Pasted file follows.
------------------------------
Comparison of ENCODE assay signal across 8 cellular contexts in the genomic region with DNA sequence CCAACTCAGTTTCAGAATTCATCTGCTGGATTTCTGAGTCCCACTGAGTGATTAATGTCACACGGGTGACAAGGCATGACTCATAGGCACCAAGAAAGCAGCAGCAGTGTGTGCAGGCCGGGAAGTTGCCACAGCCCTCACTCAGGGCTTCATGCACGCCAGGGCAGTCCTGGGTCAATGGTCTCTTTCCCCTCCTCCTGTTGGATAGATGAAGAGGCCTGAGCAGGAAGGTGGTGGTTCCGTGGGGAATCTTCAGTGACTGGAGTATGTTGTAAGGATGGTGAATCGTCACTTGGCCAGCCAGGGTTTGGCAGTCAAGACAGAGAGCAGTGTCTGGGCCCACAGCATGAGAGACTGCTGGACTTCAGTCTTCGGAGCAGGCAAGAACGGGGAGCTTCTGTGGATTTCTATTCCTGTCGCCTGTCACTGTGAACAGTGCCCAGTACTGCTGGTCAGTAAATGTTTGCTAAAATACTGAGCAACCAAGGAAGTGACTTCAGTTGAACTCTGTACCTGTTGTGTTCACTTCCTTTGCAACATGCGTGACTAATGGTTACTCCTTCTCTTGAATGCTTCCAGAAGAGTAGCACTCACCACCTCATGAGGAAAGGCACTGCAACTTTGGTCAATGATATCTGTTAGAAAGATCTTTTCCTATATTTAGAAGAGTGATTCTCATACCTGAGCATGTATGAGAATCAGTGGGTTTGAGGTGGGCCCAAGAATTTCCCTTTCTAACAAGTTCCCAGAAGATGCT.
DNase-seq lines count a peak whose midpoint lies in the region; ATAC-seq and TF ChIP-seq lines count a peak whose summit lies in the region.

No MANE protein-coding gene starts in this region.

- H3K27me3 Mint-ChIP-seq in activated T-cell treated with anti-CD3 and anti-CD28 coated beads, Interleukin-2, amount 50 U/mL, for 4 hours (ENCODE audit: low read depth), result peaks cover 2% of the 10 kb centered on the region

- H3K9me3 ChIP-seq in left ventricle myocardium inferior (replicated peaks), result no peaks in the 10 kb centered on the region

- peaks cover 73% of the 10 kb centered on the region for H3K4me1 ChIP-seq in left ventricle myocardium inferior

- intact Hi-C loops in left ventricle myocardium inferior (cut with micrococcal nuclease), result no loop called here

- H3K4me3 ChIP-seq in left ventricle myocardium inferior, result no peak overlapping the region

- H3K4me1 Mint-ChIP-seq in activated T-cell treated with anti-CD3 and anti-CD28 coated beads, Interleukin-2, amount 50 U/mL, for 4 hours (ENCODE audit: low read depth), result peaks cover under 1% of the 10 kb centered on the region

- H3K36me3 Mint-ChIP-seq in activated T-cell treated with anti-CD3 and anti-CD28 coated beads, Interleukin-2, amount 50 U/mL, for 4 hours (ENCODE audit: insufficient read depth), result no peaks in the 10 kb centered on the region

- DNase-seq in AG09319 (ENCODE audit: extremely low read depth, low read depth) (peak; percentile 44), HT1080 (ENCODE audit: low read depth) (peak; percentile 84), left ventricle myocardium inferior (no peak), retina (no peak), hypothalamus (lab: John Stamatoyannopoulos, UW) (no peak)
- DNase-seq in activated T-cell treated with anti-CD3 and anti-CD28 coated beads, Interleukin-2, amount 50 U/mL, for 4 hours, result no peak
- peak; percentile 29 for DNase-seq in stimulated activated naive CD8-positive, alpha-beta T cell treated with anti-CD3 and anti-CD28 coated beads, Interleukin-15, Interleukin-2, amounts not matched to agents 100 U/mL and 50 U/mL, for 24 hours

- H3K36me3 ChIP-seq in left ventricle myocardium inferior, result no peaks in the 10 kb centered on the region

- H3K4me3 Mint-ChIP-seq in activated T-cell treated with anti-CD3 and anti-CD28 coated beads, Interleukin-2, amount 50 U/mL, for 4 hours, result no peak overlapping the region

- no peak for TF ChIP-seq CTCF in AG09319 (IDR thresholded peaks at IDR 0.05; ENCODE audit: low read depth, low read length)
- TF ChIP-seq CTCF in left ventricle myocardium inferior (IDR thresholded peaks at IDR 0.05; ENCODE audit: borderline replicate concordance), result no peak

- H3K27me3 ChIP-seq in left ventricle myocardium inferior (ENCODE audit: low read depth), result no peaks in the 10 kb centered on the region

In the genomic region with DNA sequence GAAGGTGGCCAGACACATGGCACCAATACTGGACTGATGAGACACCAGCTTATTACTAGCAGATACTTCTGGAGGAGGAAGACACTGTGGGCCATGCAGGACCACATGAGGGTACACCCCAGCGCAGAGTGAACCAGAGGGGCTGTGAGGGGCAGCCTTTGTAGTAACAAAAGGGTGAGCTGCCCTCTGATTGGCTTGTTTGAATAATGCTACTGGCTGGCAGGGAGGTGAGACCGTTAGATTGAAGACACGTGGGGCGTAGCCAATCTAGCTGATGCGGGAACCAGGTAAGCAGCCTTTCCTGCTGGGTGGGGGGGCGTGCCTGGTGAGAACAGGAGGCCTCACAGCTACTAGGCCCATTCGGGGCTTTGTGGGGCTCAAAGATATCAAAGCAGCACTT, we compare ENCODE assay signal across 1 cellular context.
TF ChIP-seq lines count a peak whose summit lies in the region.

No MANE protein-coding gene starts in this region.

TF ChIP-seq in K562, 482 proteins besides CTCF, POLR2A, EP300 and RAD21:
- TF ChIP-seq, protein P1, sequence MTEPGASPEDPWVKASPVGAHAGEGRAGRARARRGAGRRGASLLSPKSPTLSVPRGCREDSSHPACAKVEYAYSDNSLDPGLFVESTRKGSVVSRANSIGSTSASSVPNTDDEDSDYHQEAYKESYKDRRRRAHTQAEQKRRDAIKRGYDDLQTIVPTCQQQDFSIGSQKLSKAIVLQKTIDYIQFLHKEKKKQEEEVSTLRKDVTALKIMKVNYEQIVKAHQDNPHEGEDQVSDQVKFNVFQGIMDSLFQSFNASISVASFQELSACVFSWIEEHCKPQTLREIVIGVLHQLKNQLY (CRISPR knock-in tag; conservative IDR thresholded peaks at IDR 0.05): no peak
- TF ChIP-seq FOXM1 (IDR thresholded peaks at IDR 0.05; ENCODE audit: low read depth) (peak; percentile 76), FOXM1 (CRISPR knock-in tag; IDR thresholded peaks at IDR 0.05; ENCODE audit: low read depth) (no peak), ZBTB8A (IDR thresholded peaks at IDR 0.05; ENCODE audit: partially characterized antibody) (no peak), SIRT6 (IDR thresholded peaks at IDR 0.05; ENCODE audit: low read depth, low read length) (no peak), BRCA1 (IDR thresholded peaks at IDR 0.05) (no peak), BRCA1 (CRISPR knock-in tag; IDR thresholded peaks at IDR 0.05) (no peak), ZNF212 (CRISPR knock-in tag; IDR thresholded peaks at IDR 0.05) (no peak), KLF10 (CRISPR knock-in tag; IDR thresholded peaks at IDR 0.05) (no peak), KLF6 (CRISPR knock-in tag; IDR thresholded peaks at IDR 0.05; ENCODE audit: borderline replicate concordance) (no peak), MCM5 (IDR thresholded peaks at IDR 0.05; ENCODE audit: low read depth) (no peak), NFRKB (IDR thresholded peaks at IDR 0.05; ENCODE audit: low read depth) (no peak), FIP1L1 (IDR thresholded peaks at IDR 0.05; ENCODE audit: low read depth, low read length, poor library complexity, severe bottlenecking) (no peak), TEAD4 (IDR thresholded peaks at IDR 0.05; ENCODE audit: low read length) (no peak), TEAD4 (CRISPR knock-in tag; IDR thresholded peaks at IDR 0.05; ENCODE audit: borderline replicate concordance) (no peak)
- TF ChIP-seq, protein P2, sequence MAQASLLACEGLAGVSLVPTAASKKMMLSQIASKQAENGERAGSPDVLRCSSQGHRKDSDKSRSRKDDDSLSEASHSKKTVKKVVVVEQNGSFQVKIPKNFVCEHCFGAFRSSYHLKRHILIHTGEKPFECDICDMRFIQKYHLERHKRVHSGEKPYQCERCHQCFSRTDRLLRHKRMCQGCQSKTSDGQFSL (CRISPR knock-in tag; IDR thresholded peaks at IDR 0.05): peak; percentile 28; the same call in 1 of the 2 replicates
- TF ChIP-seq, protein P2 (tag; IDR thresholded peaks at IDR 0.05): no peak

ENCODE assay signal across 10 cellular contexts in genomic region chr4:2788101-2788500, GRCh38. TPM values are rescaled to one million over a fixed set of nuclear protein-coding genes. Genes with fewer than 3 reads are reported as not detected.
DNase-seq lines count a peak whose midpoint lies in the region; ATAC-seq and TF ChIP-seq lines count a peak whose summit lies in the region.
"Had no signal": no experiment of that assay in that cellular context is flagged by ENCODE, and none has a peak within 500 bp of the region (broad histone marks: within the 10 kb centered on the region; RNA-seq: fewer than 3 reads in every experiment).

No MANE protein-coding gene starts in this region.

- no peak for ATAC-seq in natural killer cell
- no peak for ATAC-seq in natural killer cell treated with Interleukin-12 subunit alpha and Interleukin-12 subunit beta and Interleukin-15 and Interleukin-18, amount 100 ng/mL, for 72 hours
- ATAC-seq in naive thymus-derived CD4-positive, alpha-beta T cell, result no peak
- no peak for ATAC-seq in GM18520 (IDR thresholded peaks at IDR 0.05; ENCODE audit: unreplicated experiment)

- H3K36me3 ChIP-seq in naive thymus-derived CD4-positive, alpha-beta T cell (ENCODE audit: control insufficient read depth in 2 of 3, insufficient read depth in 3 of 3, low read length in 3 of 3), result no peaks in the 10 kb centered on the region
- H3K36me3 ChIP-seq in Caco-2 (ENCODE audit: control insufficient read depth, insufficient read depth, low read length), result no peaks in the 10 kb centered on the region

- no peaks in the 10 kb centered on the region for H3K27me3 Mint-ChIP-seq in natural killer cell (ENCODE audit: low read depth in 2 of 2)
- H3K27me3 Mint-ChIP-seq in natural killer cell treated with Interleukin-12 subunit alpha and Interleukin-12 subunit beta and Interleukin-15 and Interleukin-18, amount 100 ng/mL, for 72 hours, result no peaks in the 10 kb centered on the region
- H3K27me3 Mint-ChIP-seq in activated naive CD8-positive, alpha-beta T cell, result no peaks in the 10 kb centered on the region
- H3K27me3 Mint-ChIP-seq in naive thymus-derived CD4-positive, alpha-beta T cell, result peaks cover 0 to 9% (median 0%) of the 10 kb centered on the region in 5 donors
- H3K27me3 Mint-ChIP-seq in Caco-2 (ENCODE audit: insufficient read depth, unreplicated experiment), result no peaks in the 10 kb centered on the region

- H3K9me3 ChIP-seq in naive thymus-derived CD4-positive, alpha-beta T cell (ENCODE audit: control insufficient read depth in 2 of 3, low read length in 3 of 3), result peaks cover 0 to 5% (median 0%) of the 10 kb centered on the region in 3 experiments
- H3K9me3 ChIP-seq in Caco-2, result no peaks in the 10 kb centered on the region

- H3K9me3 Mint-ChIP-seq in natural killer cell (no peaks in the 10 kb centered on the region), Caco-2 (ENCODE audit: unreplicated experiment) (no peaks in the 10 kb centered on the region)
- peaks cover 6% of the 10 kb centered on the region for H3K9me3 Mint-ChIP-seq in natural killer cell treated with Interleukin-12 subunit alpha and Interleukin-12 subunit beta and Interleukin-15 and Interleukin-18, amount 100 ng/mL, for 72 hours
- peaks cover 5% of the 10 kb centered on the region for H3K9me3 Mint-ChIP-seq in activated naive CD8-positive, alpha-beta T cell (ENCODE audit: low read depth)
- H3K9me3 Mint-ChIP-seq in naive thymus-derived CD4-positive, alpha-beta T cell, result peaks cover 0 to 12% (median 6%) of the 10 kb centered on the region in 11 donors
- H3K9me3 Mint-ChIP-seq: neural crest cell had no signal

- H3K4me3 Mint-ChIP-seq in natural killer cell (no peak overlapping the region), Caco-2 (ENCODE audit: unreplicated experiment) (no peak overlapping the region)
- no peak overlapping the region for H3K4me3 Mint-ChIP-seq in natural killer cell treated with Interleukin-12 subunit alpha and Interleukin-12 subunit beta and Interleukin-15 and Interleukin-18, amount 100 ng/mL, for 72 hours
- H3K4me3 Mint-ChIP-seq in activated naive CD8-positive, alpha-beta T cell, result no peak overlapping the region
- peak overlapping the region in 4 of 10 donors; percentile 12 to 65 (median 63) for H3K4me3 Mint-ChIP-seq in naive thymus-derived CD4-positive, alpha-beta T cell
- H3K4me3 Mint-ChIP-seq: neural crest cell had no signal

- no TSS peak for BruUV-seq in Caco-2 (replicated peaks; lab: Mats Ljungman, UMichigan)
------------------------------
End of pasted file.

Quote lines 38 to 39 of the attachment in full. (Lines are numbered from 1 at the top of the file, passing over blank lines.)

- H3K27me3 Mint-ChIP-seq in natural killer cell treated with Interleukin-12 subunit alpha and Interleukin-12 subunit beta and Interleukin-15 and Interleukin-18, amount 100 ng/mL, for 72 hours, result no peaks in the 10 kb centered on the region
- H3K27me3 Mint-ChIP-seq in activated naive CD8-positive, alpha-beta T cell, result no peaks in the 10 kb centered on the region